Schepens lecturer traces advent, evolution of ophthalmic trials


Clinical trials are an indispensable ordeal that are the gold standard for assessing risks and benefits of treatments, said Frederick L. Ferris III, MD.

Clinical trials are an indispensable ordeal that are the gold standard for assessing risks and benefits of treatments, said Frederick L. Ferris III, MD.

“We give the highest acceptance for interventions that have randomized clinical trial data demonstrating safety and efficacy, but it was not always that way,” said Dr. Ferris, director, Division of Epidemiology and Clinical Applications, National Eye Institute, Bethesda, MD.

In his presentation of The Charles L. Schepens, MD Lecture at the 2017 Retina Subspecialty Day meeting, Dr. Ferris discussed clinical trials’ past, present, and future, highlighting how they have evolved and benefited patient care.

It is a subject that Dr. Ferris knows well, considering he served as project officer of the Diabetic Retinopathy Study (DRS), co-chairman of the Early Treatment Diabetic Retinopathy Study, and chairman of the Age-Related Eye Disease Study.

Dr. Ferris noted he chose this topic because he was sobered by the thought that the majority of today’s practicing ophthalmologists may not be familiar with the history of the development of clinical trials in ophthalmology and treatments for diabetic retinopathy (DR).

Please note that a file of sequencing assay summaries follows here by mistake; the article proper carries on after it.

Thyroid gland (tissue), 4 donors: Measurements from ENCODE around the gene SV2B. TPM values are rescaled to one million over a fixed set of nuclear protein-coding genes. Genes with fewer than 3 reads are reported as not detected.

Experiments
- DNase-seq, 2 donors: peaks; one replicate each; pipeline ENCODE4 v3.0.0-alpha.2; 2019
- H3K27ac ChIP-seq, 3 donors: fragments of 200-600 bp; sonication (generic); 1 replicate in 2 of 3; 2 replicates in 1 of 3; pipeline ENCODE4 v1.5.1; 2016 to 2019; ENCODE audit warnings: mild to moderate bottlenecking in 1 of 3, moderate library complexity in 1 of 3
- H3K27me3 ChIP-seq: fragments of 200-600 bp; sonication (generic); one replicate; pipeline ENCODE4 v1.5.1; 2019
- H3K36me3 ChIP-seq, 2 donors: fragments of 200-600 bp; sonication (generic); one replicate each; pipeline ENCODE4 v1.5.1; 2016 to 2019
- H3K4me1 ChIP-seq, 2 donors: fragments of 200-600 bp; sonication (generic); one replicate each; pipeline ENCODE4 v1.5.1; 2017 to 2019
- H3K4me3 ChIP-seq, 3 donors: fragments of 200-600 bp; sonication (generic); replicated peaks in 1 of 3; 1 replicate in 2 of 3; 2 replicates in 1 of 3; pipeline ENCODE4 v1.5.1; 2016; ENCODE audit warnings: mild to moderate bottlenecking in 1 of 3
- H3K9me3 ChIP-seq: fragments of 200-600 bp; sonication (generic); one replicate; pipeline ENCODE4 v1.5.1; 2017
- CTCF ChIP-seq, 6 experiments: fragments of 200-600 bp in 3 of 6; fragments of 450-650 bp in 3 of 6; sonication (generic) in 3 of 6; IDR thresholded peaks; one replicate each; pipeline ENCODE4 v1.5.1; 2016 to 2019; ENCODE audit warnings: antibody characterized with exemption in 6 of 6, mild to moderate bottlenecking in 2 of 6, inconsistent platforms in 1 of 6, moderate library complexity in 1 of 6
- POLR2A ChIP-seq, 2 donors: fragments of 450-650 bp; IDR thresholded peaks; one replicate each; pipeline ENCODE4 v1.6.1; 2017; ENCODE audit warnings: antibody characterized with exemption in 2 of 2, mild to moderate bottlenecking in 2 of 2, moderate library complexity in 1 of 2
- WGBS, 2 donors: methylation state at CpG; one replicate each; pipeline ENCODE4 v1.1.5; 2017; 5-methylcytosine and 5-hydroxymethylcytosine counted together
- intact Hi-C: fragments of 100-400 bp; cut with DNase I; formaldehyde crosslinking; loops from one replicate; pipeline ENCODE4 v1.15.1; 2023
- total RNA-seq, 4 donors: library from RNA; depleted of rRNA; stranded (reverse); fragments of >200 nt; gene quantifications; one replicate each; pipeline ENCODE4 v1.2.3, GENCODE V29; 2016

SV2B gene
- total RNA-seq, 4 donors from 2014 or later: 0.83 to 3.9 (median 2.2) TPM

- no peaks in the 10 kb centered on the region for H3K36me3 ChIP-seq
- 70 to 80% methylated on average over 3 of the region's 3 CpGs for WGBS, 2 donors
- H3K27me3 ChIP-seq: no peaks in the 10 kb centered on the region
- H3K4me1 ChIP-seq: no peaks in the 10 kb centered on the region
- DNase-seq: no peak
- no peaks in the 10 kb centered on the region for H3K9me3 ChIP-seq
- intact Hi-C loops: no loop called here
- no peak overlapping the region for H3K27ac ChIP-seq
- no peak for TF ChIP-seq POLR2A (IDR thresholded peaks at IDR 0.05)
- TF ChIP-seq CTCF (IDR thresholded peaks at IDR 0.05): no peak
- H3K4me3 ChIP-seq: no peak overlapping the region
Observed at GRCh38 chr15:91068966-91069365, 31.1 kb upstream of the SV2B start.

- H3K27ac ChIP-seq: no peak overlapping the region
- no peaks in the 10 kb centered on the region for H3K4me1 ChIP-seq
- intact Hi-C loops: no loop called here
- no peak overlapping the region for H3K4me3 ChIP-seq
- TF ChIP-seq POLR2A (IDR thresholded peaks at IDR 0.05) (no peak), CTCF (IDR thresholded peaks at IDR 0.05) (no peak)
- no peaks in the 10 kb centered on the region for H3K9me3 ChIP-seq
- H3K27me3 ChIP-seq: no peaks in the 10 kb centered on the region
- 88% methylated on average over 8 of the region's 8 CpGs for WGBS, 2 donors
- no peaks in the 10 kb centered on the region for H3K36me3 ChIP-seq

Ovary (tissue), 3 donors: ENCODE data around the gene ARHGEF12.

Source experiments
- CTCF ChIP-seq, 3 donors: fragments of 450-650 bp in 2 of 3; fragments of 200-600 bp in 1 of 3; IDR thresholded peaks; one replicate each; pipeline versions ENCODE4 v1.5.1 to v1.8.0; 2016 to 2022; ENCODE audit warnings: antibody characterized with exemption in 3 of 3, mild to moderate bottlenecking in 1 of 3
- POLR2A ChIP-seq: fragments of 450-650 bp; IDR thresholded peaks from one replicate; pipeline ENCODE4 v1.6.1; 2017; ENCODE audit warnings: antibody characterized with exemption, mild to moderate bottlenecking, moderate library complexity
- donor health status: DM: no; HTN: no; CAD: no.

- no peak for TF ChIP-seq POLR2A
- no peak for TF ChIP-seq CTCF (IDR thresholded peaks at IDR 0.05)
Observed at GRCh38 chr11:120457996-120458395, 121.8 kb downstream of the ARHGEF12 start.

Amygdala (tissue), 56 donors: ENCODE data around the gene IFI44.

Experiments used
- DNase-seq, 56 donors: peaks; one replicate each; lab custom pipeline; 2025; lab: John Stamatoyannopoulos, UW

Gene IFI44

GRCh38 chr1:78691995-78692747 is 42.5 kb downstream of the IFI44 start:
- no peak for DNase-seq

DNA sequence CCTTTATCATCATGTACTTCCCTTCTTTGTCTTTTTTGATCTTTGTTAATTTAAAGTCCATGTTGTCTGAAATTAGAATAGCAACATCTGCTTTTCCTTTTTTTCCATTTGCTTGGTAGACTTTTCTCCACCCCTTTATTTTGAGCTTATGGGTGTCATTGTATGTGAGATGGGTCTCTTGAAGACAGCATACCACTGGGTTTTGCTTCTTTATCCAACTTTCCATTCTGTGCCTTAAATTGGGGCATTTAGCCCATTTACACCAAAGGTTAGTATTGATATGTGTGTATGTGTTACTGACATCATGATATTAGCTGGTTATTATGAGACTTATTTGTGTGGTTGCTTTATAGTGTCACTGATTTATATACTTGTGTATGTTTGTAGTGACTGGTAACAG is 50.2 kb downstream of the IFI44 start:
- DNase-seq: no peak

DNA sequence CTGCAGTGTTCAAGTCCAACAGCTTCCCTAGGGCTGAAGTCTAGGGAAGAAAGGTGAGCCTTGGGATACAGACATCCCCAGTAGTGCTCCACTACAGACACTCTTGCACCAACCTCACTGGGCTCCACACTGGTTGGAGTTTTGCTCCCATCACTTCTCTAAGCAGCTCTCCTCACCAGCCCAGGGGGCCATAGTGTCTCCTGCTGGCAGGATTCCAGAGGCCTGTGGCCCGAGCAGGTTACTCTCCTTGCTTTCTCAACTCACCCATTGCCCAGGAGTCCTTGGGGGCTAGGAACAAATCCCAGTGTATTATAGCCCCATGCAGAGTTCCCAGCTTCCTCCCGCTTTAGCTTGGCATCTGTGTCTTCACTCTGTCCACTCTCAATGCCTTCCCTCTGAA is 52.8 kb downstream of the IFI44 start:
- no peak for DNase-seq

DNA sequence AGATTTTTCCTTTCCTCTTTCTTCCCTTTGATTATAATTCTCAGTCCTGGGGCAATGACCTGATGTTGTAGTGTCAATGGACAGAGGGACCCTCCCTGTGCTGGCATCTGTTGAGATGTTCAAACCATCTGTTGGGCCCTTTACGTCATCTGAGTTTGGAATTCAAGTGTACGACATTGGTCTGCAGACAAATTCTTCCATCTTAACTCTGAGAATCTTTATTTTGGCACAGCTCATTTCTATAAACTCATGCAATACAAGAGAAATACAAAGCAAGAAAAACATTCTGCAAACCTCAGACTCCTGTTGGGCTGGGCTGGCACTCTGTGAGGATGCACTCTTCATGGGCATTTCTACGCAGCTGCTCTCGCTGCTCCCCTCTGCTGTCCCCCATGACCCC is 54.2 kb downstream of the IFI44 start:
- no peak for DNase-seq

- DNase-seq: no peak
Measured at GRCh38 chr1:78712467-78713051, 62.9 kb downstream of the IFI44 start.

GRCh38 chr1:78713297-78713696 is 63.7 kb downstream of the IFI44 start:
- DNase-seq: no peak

“The DRS was the first large, randomized clinical trial in ophthalmology, but when it was launched in the early 1970s, most current ophthalmologists were not in medical school yet and many had not yet been born,” he explained.


A brief history of the DRS

The idea of using photocoagulation to treat DR was introduced by Gerd Meyer-Schwikerath, MD.

After observing macular burns in patients who had looked at the sun during the 1954 total eclipse in Germany, Dr. Meyer-Schwikerath devised equipment for focusing sunlight on areas of neovascularization in eyes of patients with DR. Although it was crude and had many limitations, the intervention caused photocoagulation burns and was shown to cause regression of proliferative DR.